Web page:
“We try to make foods that are healthy, but we really want to cook foods that are exciting and also happen to be healthy and colorful,” Brit states. “I think it’s important to get people familiar with different ingredients that are readily available and are healthy; and also with the techniques on how to be able to cook in the kitchen, so they feel they can be creative and they actually enjoy being in the kitchen. I definitely want to incorporate more traditional ingredients in things that we are able to easily access from the grocery stores. I would really love to hear what the community is interested in learning because I’m here to help serve the community and want to teach what they want to learn about.”

The Diabetes Program also works with Tulalip TERO to hire Tulalip tribal cooks to assist Brit during the classes.

Help Chef Brit Reed close out the year by joining her last two classes of 2017 on Saturday December 9 and Monday December 11 from 12:00 p.m. to 4:00 p.m. and be sure to keep an eye out for the upcoming Cooking Together classes slated for a fresh start in February of next year. For more information, please contact the Diabetes Prevention and Care Program at (360) 716-5642.

Traditional foods for a healthy community

By Kalvin Valdillez, Tulalip News

On the evening of Wednesday November 8, the Betty J. Taylor Early Learning Academy Gym was filled with excited Tulalip community members as they eagerly waited for the Traditional Foods and Medicine for the Family class to begin. The class is the second in a series of six that is hosted by the Tulalip Diabetes Prevention and Care Program. During the course of each three-hour class, attendees learn the importance of traditional Coast Salish foods such as deer, elk, berries, tea, salmon and shellfish; and also the uses of a variety of medicinal plants. The Diabetes Program assembled an all-star team to present these teachings to the people of Tulalip.

“We were really just looking for the right educators to come work with us, teachers who have the same diabetes focus but have an alternative approach to traditional types of diabetic care,” explains Diabetes Care and Prevention Coordinator, Veronica ‘Roni’ Leahy. “We know Elise Krohn, she used to work at Northwest Indian College and she worked with the Diabetes Prevention Program. A lot of community members are familiar with Elise as well as Valarie Seacrest, they started a new company called GRuB – Garden Raised Bounty. We hired her and her team to do a series of six classes for us. They touch on diabetes, but they also touch on the traditional aspect of food and the health of those foods.”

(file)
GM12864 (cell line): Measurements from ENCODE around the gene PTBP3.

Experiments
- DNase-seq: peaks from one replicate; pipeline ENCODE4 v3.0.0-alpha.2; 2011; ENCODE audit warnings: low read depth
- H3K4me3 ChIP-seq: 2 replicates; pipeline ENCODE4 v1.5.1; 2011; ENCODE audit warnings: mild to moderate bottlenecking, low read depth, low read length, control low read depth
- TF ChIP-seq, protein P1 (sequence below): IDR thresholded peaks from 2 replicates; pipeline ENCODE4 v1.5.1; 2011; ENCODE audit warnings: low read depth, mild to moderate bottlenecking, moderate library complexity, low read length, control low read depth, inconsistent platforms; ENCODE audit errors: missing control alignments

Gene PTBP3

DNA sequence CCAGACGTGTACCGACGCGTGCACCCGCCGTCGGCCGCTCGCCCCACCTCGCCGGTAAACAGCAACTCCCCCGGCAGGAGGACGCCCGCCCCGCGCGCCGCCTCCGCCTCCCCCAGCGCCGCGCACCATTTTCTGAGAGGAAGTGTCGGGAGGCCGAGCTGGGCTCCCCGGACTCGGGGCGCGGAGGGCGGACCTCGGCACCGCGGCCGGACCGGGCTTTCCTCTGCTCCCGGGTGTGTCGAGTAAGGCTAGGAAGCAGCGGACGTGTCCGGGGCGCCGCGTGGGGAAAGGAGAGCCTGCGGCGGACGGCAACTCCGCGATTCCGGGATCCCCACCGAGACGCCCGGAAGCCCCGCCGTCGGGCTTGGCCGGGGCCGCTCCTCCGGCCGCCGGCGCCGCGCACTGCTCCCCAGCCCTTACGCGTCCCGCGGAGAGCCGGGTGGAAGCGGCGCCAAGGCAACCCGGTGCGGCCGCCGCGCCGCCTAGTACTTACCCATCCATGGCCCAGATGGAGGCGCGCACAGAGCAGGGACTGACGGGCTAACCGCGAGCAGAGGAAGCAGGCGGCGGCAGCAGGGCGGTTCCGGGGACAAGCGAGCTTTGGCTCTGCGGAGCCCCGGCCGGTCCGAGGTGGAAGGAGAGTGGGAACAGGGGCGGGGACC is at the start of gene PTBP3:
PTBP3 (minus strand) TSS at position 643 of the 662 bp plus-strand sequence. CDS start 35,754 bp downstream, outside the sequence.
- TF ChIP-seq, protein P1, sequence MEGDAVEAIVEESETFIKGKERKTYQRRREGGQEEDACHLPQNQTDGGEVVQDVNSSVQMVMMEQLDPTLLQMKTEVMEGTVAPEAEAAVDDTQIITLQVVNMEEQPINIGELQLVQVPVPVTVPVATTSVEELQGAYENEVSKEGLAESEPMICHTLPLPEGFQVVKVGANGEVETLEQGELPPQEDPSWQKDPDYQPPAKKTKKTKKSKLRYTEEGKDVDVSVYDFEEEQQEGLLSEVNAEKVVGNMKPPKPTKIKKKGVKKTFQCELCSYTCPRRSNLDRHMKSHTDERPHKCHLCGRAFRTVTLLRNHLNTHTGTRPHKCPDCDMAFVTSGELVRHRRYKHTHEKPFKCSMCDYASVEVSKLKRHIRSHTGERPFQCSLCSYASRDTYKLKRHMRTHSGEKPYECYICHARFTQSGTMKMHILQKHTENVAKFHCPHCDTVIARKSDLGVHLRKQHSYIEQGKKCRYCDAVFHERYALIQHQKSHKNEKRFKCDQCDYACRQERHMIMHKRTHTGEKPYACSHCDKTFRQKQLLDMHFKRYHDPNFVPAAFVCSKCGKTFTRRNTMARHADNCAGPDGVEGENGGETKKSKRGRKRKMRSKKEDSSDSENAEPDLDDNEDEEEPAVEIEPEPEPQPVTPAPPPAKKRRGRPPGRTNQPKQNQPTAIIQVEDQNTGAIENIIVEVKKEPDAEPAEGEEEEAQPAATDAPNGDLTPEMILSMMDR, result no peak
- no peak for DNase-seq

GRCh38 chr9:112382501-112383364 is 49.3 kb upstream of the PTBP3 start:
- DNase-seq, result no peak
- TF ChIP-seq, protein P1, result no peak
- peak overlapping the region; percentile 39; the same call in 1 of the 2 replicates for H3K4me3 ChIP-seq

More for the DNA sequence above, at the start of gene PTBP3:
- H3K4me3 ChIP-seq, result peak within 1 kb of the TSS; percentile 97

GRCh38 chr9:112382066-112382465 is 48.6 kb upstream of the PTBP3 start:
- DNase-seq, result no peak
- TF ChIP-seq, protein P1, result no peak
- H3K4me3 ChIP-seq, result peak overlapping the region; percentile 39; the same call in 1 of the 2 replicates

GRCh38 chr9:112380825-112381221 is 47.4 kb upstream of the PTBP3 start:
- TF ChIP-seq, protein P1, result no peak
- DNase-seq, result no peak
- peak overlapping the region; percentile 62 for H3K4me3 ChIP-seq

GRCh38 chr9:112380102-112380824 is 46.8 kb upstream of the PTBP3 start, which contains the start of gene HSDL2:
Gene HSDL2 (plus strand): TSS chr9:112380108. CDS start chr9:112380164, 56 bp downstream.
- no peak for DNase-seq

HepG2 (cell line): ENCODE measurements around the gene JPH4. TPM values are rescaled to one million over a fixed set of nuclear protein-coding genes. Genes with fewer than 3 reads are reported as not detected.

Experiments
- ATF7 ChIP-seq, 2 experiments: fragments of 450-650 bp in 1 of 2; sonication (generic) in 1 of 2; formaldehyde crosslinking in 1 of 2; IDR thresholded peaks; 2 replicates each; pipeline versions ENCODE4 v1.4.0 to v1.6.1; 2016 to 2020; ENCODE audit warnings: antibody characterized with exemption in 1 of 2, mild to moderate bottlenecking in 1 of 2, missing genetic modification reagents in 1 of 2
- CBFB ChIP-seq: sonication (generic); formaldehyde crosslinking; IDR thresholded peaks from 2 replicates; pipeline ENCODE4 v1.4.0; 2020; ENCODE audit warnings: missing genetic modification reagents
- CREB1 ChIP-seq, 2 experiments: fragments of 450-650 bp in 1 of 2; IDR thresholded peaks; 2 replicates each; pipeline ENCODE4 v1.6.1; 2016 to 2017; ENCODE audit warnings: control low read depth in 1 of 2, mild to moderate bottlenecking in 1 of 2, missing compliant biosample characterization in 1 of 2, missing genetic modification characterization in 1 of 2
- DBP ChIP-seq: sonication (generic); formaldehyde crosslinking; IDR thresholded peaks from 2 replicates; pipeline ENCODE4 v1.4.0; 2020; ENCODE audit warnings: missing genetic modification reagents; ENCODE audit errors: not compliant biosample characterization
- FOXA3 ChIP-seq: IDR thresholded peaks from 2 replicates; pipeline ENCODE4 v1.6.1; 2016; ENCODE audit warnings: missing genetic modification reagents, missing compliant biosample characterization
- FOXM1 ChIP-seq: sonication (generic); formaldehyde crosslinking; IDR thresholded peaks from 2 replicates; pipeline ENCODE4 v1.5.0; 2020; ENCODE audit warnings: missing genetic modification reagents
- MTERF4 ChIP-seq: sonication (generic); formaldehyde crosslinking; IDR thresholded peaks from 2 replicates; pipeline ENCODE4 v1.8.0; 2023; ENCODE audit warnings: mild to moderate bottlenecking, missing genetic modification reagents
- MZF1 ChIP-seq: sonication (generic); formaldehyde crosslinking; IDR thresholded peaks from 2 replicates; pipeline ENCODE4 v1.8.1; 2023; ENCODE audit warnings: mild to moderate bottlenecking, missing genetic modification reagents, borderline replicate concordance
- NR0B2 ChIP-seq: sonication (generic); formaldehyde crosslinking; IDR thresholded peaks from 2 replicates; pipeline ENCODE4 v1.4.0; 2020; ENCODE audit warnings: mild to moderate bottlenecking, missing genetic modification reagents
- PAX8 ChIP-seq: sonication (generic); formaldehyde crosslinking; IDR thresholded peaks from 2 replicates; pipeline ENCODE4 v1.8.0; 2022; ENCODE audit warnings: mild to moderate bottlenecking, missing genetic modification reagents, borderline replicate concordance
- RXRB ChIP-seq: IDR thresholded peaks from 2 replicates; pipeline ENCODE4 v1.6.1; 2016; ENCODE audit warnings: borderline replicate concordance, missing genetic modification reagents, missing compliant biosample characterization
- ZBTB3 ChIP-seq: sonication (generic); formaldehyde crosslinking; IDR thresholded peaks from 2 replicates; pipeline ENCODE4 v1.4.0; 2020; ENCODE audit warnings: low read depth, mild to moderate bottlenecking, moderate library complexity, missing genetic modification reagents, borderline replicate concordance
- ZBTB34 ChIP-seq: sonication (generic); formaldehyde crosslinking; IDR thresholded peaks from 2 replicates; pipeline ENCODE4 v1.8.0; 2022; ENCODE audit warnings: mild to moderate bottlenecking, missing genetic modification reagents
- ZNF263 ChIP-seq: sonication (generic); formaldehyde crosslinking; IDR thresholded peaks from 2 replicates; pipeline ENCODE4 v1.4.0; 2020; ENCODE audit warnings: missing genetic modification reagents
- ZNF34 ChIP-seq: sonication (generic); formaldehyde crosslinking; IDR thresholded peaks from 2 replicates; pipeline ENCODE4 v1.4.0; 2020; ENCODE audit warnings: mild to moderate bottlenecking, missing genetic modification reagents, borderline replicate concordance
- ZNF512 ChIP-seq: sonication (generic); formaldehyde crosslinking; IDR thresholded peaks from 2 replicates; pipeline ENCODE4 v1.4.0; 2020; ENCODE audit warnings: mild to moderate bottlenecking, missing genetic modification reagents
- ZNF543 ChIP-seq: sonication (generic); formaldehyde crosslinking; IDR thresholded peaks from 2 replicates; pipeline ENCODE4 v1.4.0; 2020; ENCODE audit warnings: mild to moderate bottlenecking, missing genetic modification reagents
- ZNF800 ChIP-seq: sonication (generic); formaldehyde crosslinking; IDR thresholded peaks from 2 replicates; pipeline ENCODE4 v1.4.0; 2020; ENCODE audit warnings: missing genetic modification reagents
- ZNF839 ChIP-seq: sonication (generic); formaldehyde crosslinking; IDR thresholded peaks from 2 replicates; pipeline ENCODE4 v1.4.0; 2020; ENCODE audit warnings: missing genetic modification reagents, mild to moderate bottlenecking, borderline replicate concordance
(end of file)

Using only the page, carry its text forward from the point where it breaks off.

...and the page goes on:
The Diabetes Program brings in the Lushootseed Department to start each class with a traditional Tulalip song and blessing. Community members are treated to a meal catered by local tribal-member owned business, Ryan’s Rez-ipes. While preparing the meals for each class, Ryan caters the menu to the class attendees who are living with diabetes. Per Roni’s request, Ryan created three homemade salad dressings, low-sugar and diabetic friendly, which were an instant crowd favorite.

While enjoying the healthy dinner, all eyes turn to Roger Fernandez,  a storyteller from the Jamestown S’Klallam Tribe. Roger is known throughout the Northwest tribal communities for providing thought provoking stories and has also been featured at Hibulb Cultural Center. During the classes, Roger shares a handful of traditional stories which emphasize the ancestral teachings in regards to the traditional Coast Salish diet.

Following the meal, attendees have the option to indulge in dessert, such as mixed berries, while the class continues with a lesson presented by the GRuB team. Participants learn about the nutritional aspect of the day’s food and compare the modern diet with the traditional diet. The Diabetes Program ends each class with an interactive cooking demonstration in which attendees put their newly acquired knowledge to use by creating a snack and/or remedy to take home, such as herbal infused beverages, pemmican, tea and herbal infused honey. In addition to the food, including leftover Ryan’s Rez-ipes and homemade snacks, the Diabetes Program also sends a select few home with gift bags.

“The giveaways are always cooking related or health food related,” says Roni. “We weave everything together, it’s our health and it’s all connected. And part of that is teaching about feeding the seven generations; learning to live with the spirit, diversifying your diet, eating more plants, traditional and wild foods, how we cook and eat with good intention and giving back to the land. They’re not aspects a western medical clinic, even in our surrounding communities, would be teaching about. That’s what makes Tulalip and Native communities so special. We have the opportunity to talk about the land, the environment and the water. It’s really worth it to bring the people together There were four generations here tonight and that’s a really good thing.”

Upcoming Traditional Foods and Medicine for the Family classes will be held December 6, 13 and 18 from 5:00 p.m. to 8:00 p.m. The December 6th class is an all-day ‘train the trainer’ event where the Diabetes Program will be sharing the Traditional Foods curriculum with the teachers and instructors of the community. For more information, please contact the Diabetes Prevention and Care Program at (360) 716-5642.